For example, rae Arenarion in one climatic or geographical region might be in~~ med an a-Arenarion and one in a different region a a-Arena- ~j1j ri, and so on (Moss, bc. cit.).
He supplied part of the money for carrying it on, contributed several articles, and assisted the editor, Fraser Rae, with his advice.
Milne Rae, The Syrian Church in India (1892); K.
Haldane, Life of Smith (1887), and the very full and excellent Life of Adam Smith by John Rae (1895).
.," which contains reprints of Napier's Descriptio of 1614, Kepler's writings on logarithms (1624-1625), &c. In 1889 a translation of Napier's Constructio of 1619 was published by Walter Rae Macdonald.
1797), the hydrographer; Malcolm Laing (1762-1818), author of the History of Scotland from the Union of the Crowns to the Union of the Kingdoms; Mary Brunton (1778-1818), author of Self-Control, Discipline and other novels; Samuel Laing (1780-1868), author of A Residence in Norway, and translator of the Heimskringla, the Icelandic chronicle of the kings of Norway; Thomas Stewart Traill (1781-1862), professor of medical jurisprudence in Edinburgh University and editor of the 8th edition of the Encyclopaedia Britannica; Samuel Laing (1812-1897), chairman of the London, Brighton & South Coast railway, and introducer of the system of "parliamentary" trains with fares of one penny a mile; Dr John Rae (1813-1893), the Arctic explorer; and William Balfour Baikie (1825-1864), the African traveller.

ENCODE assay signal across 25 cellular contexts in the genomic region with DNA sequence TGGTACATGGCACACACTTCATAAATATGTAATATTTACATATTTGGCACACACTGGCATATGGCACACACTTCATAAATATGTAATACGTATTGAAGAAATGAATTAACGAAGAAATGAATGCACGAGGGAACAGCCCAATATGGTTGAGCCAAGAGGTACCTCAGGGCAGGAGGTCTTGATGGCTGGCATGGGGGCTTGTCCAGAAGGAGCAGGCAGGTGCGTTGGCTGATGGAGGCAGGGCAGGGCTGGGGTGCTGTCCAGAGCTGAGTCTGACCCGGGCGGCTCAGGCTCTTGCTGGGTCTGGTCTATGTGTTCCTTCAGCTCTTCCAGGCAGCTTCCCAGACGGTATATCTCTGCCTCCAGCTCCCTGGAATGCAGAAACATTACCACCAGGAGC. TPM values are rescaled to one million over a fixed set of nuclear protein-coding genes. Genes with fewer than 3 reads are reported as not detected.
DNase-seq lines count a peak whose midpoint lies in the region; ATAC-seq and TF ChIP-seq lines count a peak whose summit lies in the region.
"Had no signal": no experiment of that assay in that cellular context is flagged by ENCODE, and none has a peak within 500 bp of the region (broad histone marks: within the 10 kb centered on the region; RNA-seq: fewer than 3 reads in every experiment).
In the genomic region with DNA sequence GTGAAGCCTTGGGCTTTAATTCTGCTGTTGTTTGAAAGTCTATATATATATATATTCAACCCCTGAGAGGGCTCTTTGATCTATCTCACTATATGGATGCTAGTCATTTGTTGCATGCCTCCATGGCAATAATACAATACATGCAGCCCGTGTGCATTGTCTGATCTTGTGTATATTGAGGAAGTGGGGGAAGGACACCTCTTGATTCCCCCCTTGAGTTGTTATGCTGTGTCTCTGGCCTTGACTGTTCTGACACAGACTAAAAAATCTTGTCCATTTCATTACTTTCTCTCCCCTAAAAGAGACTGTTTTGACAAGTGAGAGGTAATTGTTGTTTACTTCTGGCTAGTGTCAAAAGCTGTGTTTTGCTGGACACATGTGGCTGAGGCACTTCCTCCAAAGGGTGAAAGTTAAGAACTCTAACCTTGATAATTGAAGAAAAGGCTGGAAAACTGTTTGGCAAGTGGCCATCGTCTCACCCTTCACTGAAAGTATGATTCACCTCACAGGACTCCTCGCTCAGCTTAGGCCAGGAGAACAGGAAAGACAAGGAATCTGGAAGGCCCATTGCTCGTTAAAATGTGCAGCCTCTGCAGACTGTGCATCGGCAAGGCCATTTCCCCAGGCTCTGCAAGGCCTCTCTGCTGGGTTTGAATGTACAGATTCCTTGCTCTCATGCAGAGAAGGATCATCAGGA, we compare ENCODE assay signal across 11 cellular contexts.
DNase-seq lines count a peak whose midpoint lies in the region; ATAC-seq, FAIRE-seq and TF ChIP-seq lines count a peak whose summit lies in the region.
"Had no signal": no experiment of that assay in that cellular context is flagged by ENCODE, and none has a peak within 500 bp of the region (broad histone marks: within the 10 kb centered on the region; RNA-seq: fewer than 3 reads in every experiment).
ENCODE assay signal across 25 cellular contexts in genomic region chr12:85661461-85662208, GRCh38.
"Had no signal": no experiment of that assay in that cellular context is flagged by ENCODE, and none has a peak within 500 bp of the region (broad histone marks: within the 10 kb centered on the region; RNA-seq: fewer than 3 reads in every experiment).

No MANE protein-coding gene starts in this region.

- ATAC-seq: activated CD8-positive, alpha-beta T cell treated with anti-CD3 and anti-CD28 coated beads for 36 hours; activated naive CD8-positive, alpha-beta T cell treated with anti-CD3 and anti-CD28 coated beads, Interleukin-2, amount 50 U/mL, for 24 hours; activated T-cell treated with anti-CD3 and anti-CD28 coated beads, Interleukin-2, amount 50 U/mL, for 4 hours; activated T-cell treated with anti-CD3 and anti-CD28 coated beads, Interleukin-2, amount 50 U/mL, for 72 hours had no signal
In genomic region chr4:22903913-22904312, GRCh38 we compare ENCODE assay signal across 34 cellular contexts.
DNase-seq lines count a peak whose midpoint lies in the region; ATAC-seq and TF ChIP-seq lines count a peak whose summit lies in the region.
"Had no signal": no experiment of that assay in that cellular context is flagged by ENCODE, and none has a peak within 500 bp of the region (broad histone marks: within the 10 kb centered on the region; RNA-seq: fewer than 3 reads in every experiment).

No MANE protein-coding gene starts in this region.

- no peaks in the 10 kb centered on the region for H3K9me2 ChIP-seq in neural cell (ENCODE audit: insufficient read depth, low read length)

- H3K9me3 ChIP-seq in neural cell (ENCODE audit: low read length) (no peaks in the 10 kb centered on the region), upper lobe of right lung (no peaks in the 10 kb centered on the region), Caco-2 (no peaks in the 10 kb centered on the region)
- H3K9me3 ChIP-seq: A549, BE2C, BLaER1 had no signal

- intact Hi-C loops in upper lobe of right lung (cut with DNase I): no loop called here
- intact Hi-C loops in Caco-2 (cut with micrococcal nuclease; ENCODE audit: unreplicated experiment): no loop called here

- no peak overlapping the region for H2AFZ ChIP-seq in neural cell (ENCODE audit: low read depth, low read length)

Regular commentary on Homer, but his Homeric 7X& r rae (lists of unusual words) probably formed the source of the explanations of Homer attributed by the grammarians to Zenodotus.
Liznar (12), after an elaborate allowance for the disturbing effects of moonlight from the observations in 1882-1883 at Bossekop, Fort Rae and Jan Mayen.
At the British Polar station of 1882, Fort Rae (62 23' N.
P. Dawson (26), in charge of the British Polar Station at Fort Rae in 1882-1883, " The Indians and voyageurs of the Hudson Bay Company, who often pass their nights in the open, say that it [sound] is not uncommon.
26 we read of a irpi;n-OS rae,uos, a v6repos 7rOXEpos and an avarccoXii.
Shifting pieces in rolling contact with turning pieces may be called snfooth or toothless rae/es.
Modern scholars regard her as a goddess akin to Ops, Acca Larentia and Dea Dia; or as the goddess of the new year and the returning sun (according to Mommsen, ab angerendo = are) roi, ava Apeo Oat rae it Xtov).
Rae, The White Sea Peninsula (London, 1882), and Land of the North Wind (London, 1875); P. B.